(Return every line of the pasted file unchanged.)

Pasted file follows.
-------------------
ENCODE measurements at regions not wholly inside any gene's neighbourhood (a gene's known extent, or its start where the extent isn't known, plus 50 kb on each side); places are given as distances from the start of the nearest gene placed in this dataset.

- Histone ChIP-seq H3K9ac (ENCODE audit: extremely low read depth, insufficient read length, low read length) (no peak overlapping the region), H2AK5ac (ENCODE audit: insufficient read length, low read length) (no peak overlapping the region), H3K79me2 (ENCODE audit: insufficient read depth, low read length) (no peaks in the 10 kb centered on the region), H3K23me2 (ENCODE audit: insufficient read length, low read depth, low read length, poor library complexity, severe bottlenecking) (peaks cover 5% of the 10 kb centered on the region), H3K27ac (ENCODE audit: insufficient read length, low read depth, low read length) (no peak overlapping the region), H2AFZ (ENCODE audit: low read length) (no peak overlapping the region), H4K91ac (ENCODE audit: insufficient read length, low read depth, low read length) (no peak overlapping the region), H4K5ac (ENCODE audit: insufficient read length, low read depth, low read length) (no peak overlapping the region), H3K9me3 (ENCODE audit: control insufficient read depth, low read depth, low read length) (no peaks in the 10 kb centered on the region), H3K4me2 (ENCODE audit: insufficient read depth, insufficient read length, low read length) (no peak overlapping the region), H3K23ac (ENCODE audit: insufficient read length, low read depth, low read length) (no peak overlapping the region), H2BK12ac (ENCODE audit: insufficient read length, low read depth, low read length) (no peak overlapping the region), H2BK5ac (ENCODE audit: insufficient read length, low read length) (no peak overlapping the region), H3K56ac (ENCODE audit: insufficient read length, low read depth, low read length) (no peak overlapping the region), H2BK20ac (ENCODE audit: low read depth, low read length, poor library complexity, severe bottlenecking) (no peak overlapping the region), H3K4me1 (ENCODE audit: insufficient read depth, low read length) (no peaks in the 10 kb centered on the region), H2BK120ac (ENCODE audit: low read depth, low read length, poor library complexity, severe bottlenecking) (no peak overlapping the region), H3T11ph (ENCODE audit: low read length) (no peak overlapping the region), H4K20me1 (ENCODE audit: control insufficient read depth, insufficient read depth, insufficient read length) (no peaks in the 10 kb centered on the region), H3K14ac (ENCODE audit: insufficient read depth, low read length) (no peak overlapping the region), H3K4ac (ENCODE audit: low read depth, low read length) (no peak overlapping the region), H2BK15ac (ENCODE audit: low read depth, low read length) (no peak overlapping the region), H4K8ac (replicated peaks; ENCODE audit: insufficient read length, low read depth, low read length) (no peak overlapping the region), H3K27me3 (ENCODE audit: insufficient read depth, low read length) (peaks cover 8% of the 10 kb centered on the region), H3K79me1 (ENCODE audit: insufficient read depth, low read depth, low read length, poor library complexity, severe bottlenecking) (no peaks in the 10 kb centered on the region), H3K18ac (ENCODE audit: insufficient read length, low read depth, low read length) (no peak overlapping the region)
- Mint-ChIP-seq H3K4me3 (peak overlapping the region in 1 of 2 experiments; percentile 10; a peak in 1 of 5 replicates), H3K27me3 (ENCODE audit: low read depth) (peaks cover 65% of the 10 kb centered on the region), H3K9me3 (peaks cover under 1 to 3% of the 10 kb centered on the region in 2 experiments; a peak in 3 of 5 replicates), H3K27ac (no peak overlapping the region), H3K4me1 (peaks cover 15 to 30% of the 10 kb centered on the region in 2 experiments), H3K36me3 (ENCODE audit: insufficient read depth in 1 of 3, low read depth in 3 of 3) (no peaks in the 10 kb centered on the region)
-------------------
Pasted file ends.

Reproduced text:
ENCODE measurements at regions not wholly inside any gene's neighbourhood (a gene's known extent, or its start where the extent isn't known, plus 50 kb on each side); places are given as distances from the start of the nearest gene placed in this dataset.

- Histone ChIP-seq H3K9ac (ENCODE audit: extremely low read depth, insufficient read length, low read length) (no peak overlapping the region), H2AK5ac (ENCODE audit: insufficient read length, low read length) (no peak overlapping the region), H3K79me2 (ENCODE audit: insufficient read depth, low read length) (no peaks in the 10 kb centered on the region), H3K23me2 (ENCODE audit: insufficient read length, low read depth, low read length, poor library complexity, severe bottlenecking) (peaks cover 5% of the 10 kb centered on the region), H3K27ac (ENCODE audit: insufficient read length, low read depth, low read length) (no peak overlapping the region), H2AFZ (ENCODE audit: low read length) (no peak overlapping the region), H4K91ac (ENCODE audit: insufficient read length, low read depth, low read length) (no peak overlapping the region), H4K5ac (ENCODE audit: insufficient read length, low read depth, low read length) (no peak overlapping the region), H3K9me3 (ENCODE audit: control insufficient read depth, low read depth, low read length) (no peaks in the 10 kb centered on the region), H3K4me2 (ENCODE audit: insufficient read depth, insufficient read length, low read length) (no peak overlapping the region), H3K23ac (ENCODE audit: insufficient read length, low read depth, low read length) (no peak overlapping the region), H2BK12ac (ENCODE audit: insufficient read length, low read depth, low read length) (no peak overlapping the region), H2BK5ac (ENCODE audit: insufficient read length, low read length) (no peak overlapping the region), H3K56ac (ENCODE audit: insufficient read length, low read depth, low read length) (no peak overlapping the region), H2BK20ac (ENCODE audit: low read depth, low read length, poor library complexity, severe bottlenecking) (no peak overlapping the region), H3K4me1 (ENCODE audit: insufficient read depth, low read length) (no peaks in the 10 kb centered on the region), H2BK120ac (ENCODE audit: low read depth, low read length, poor library complexity, severe bottlenecking) (no peak overlapping the region), H3T11ph (ENCODE audit: low read length) (no peak overlapping the region), H4K20me1 (ENCODE audit: control insufficient read depth, insufficient read depth, insufficient read length) (no peaks in the 10 kb centered on the region), H3K14ac (ENCODE audit: insufficient read depth, low read length) (no peak overlapping the region), H3K4ac (ENCODE audit: low read depth, low read length) (no peak overlapping the region), H2BK15ac (ENCODE audit: low read depth, low read length) (no peak overlapping the region), H4K8ac (replicated peaks; ENCODE audit: insufficient read length, low read depth, low read length) (no peak overlapping the region), H3K27me3 (ENCODE audit: insufficient read depth, low read length) (peaks cover 8% of the 10 kb centered on the region), H3K79me1 (ENCODE audit: insufficient read depth, low read depth, low read length, poor library complexity, severe bottlenecking) (no peaks in the 10 kb centered on the region), H3K18ac (ENCODE audit: insufficient read length, low read depth, low read length) (no peak overlapping the region)
- Mint-ChIP-seq H3K4me3 (peak overlapping the region in 1 of 2 experiments; percentile 10; a peak in 1 of 5 replicates), H3K27me3 (ENCODE audit: low read depth) (peaks cover 65% of the 10 kb centered on the region), H3K9me3 (peaks cover under 1 to 3% of the 10 kb centered on the region in 2 experiments; a peak in 3 of 5 replicates), H3K27ac (no peak overlapping the region), H3K4me1 (peaks cover 15 to 30% of the 10 kb centered on the region in 2 experiments), H3K36me3 (ENCODE audit: insufficient read depth in 1 of 3, low read depth in 3 of 3) (no peaks in the 10 kb centered on the region)